Only 6% of Kampala houses are connected to sewerage network

Patient attendants forced to clean hospital wards and toilets

Kampala, Uganda |URN | Only 6 per cent of household toilets in Kampala are connected to the sewerage network.

According to the Kampala Capital City Authority [KCCA] Sanitation Improvement and Financing Strategy, there are only a mere 8,975 active sewer connections in Kampala. Of these, 8,375 were connected by 2015 and 120 connections added annually since then.

The number represents only 6 per cent of the total 147,232 household toilets that KCCA says are in Kampala.

According to KCCA Sanitation Improvement and Financing Strategy, the reasons for low connection rate include low willingness to connect due to high cost of connection to sewerage services, high cost of sewerage charges and the fact that there are already existing toilets which is cheaper to maintain.

Now KCCA through its Sanitation Improvement and Financing Strategy is seeking to extend the sewer network to cover about 1.4 million of Kampala’s total population.

The plan is to work with National Water and Sewerage Cooperation [NWSC] to increase coverage based on sewerage densification plan and improved compliance by customers to ensure all are connected.

KCCA’s Sanitation Improvement and Financing Strategy is a ten year plan to be implemented from 2021 to 2030. The 271.7 million US Dollars (approximately Shillings 990.7 billion) fund is a guide to city-wide planning and investment in sanitation.

The authority wants to provide equitable and universal access to improved sanitation and hygiene and safe management of faecal sludge and sewerage along the entire sanitation chain in Kampala by the year 2030.

KCCA plans to spend 72.9 million US Dollars  (Approximately Shillings 265.8 billion) to improve containment of faecal sludge, 160.4 million US Dollars  (Approximately Shillings 584.8 billion) to improve faecal sludge collection and sewerage networks, 36.4 million US Dollars  (Shillings 132. 7 billion) to boost treatment capacities of faecal sludge and wastewater and 7.2 billion Shillings on “cross-cutting costs.”

According to the plan, KCCA shall improve containment by ensuring there are quality toilets in households, KCCA health facilities, schools and public toilets across the five divisions of Kampala.

“The campaign will focus on among others, hygiene and handwashing with soap practices, regularisation of pit emptying practices and links to service providers, proper use and maintenance of shared toilet facilities, appropriate solid waste management practices, and popularisation of the Sewage and Faecal Sludge Management Ordinance and KCCA minimum standards,” reads the plan in part.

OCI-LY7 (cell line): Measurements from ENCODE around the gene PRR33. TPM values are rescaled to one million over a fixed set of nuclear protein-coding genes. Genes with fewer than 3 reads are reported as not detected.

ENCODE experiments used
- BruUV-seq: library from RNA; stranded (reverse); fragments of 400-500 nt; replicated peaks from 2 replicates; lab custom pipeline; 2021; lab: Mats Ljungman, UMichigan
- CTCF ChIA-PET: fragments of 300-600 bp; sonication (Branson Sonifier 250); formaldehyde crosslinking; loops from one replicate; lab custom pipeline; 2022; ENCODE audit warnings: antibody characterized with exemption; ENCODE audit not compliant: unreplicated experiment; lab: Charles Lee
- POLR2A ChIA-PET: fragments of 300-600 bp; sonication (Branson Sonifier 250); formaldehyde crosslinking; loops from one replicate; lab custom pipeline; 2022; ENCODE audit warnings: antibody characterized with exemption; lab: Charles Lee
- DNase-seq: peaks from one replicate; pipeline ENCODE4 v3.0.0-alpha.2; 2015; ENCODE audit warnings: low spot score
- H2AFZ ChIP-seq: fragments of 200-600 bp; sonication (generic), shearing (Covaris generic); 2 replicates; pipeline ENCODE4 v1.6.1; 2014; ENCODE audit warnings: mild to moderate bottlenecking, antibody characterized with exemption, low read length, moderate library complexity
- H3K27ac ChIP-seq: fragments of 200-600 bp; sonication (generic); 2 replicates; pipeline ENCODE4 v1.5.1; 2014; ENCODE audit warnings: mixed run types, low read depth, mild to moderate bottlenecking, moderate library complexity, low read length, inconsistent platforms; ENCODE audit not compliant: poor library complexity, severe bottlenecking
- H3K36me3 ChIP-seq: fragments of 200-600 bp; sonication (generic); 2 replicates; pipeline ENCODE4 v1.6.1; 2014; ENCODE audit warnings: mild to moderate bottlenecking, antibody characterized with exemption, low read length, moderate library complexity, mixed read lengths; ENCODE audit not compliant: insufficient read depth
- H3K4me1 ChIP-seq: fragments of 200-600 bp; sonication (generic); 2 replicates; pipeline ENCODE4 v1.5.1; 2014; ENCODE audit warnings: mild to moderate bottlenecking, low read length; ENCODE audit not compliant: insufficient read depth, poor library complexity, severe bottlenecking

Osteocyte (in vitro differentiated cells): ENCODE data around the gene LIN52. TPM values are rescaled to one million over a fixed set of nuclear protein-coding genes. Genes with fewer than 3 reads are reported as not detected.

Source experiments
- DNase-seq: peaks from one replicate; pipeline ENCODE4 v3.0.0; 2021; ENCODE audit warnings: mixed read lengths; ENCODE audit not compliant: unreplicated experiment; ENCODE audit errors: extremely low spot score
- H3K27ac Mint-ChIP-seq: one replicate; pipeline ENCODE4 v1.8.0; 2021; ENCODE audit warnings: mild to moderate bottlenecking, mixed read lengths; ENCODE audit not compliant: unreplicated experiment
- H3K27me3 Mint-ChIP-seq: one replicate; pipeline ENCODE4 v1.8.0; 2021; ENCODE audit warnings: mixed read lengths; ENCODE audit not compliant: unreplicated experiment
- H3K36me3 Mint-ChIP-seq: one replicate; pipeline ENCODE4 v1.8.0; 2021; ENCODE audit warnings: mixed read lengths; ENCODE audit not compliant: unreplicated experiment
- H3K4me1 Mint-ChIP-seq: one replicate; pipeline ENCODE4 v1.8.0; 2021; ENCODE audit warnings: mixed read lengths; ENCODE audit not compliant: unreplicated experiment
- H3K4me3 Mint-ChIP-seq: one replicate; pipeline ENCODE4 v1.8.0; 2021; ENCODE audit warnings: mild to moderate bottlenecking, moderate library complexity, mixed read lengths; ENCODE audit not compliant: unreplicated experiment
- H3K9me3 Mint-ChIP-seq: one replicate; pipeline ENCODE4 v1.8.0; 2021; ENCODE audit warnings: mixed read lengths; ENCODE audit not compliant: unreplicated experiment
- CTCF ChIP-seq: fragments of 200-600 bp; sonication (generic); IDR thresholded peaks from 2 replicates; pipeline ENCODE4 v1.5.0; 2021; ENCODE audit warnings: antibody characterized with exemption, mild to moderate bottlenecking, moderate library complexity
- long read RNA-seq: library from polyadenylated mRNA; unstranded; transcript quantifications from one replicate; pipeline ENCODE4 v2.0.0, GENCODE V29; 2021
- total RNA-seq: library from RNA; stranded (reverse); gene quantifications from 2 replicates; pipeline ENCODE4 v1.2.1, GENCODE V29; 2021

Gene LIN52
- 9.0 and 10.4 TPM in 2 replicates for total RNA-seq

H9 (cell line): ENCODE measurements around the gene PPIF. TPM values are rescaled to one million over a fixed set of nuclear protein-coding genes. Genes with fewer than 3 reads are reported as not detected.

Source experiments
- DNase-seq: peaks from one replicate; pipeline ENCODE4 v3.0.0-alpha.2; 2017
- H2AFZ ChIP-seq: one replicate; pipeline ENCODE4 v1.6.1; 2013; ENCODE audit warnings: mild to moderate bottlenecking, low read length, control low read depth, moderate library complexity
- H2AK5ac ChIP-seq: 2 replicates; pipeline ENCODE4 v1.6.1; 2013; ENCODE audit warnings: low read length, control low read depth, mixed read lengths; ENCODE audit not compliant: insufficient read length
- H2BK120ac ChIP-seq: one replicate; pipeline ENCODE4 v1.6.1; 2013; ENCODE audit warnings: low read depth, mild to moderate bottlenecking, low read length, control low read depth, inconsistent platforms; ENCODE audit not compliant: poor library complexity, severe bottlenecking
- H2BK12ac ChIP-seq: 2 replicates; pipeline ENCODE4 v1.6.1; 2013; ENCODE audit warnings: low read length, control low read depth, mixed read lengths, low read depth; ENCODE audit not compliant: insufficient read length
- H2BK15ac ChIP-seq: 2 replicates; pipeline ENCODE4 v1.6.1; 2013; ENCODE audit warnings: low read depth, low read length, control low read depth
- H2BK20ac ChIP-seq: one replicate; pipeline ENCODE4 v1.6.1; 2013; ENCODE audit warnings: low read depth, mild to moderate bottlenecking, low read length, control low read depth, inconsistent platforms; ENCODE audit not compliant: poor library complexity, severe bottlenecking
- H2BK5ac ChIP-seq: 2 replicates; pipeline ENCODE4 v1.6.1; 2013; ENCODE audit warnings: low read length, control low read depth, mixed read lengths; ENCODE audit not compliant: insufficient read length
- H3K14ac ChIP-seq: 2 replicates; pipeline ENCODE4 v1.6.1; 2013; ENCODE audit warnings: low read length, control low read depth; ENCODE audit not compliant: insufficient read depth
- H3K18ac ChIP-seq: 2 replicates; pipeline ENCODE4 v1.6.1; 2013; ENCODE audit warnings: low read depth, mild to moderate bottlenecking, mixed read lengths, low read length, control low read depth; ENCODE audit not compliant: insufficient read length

The Director of Public Health at KCCA, Dr. Daniel Okello recently revealed that one percent of Kampala population still practice open defecation. One of the challenges identified is that the cost of constructing a minimum standard latrine is expensive for most households in Kampala.

Construction cost is estimated at 3 million Shillings. Also, 50 per cent of Kampala’s population is using shared sanitation facilities according to KCCA.

The authority plans to construct about 92,000 toilets to improve household sanitation. Jude Byansi, the KCCA manager Water and Sanitation says they shall work with Local Council One committees to identify households that need toilets.

KCCA is also partnering with organisations like Water for People to deliver the service. Byansi explains that the Authority shall work with banks like Post Bank to avail low interest loans subsidised by the authority to have the toilets constructed.

Households shall therefore be encouraged to get the low interest loans to get the job done. The target is to increase access to quality sanitation facilities and reduce the rate of toilet sharing.

KCCA also wants to improve faecal sludge collection whose collection efficiency they say stands between 60.9 per cent and 75.9 per cent. The rest of the sludge KCCA says is either buried onsite, or the toilets are abandoned on filling or illegally emptied into the environment during heavy rains.

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“Majority of cesspool Emptiers provide services to high and mid income areas, and some low-income areas with easy access. Semi mechanized emptying (Gulpers) are a promising option for low-income areas, but face challenges with higher operation and transport cost (traffic jams) affecting costs,” reads the document in part.

The market rate of emptying a pit latrine is Shillings 100,000 for one cesspool trip, which is 4,000 liters. This is deemed expensive by low-income households.

Judee Byansi, the KCCA Manager for Water and Sanitation also says that they shall continue with the Weyongye project that they have been implementing through community agents who sensitize the public about sanitation behavior as well us organize communities to clean their areas among other practices.